### INTRODUCTION

### MATERIALS AND METHODS

### Data

### Statistical analysis

*y*

*is the milk yield of the*

_{ijkl}*l*th animal of the

*i*th herd-year-season, recorded at the

*j*th calving age and the

*k*th DIM;

*HYS*

*is the effect of the*

_{i}*i*th herd-year-season (

*i*= 1 to 2,483);

*age*

*is the effect of the*

_{j}*j*th calving age (

*j*= 1 to 2);

*DIM*

*is the effect of the*

_{k}*k*th DIM (

*k*= 1 to 50);

*a*

*and*

_{l}*p*

*are the effects of the additive genetic merit and permanent environment of the cow l (*

_{l}*l*= 1 to 56,132);

*f*(

*i*) is the heat stress function for the herd-test-day (HTD);

*v*

*and*

_{l}*q*

*are the additive and permanent environmental effects of heat tolerance on cow l, respectively; and*

_{l}*e*

*is the residual effect.*

_{ijkl}*f*(

*i*) was calculated as:

### RESULTS AND DISCUSSION

*r*= 0.87–0.97) to the 305-day evaluation in a previous study [13]. Although a sophisticated test-day model, i.e., a random regression model of the lactation curve, can capture heat stress variation throughout the lactation period, this method has much greater difficulty in estimating the parameters [7]. Therefore, the simple test-day model is more appropriate than the sophisticated test-day model.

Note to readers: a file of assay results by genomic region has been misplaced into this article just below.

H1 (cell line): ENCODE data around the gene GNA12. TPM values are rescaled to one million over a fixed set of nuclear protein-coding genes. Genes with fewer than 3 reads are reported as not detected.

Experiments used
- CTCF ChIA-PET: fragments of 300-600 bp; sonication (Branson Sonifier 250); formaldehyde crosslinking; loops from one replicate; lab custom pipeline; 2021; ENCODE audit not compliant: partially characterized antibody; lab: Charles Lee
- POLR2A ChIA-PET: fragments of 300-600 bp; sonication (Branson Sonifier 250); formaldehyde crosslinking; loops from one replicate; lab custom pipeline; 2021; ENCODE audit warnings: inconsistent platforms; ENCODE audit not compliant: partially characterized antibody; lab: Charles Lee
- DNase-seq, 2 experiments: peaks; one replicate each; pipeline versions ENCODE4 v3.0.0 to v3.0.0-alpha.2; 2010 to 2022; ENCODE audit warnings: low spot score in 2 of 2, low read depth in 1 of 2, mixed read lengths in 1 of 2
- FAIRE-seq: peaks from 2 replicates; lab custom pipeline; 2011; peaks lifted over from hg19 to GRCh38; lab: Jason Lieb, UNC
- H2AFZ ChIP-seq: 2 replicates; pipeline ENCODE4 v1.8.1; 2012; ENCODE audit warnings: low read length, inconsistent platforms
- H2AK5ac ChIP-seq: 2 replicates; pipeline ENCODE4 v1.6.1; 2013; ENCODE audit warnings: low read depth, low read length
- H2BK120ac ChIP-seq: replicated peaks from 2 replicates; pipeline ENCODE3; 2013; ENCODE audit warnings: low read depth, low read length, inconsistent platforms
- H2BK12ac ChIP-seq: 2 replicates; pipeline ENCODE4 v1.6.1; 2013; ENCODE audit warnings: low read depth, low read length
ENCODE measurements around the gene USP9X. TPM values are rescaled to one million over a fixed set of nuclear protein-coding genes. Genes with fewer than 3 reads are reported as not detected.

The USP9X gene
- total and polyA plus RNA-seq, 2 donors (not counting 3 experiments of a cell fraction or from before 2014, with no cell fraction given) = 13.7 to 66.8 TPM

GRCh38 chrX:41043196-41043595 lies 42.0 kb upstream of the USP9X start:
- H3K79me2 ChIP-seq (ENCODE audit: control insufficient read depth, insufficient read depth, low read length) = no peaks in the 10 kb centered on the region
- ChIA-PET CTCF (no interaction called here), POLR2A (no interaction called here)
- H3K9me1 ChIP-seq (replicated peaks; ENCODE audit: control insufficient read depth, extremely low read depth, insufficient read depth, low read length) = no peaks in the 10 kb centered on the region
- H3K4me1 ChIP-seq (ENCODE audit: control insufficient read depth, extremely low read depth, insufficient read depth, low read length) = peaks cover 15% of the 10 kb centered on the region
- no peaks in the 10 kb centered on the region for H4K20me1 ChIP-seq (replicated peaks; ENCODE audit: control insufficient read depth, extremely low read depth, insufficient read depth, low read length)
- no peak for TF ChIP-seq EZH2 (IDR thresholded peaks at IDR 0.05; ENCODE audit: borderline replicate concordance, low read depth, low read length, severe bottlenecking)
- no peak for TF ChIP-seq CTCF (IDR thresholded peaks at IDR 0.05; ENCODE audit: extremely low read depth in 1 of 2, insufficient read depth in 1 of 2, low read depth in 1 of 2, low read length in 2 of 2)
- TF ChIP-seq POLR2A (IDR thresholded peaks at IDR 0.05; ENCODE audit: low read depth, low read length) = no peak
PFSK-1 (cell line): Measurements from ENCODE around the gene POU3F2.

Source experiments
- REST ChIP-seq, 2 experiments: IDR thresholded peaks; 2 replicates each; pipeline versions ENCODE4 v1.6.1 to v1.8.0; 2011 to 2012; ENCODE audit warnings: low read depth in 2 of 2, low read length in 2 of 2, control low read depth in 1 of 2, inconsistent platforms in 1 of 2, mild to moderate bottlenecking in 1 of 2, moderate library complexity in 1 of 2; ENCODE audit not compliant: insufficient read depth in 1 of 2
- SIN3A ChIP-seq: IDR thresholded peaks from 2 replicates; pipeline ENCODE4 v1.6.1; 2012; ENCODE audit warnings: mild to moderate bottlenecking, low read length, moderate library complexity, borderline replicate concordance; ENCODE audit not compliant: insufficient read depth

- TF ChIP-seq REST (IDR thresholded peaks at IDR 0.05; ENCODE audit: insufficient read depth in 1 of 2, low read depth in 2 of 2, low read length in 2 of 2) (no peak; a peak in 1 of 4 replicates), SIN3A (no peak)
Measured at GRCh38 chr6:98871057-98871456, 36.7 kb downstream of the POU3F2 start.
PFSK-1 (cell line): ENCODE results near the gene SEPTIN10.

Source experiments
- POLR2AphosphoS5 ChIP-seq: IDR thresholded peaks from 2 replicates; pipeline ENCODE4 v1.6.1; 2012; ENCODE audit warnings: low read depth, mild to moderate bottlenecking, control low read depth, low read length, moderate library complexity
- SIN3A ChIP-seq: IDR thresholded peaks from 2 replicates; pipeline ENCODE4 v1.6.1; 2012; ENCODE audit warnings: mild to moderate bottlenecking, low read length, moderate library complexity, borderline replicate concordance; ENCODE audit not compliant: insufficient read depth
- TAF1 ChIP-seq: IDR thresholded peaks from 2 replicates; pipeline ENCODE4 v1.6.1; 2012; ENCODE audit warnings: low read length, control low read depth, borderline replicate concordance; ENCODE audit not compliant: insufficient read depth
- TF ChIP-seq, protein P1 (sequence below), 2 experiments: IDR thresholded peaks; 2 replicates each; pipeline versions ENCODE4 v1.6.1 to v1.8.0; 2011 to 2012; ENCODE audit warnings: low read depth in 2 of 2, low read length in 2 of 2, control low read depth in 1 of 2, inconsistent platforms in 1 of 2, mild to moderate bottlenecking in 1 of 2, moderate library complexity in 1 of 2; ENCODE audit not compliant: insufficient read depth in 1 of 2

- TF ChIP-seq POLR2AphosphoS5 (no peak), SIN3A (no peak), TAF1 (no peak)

*r*

*) was −0.33, indicating that the selecting animals for high milk yield could produce animals susceptible to heat stress. According to a previous study, the total body heat load of lactating cows increased according to the metabolic heat production associated with milk production [14], in turn increasing the ability to maintain homeothermy under heat stress conditions [15]. Other studies have reported correlation coefficients of −0.33 [7] and −0.38 [5], and other similar values [16,17].*

_{a,v}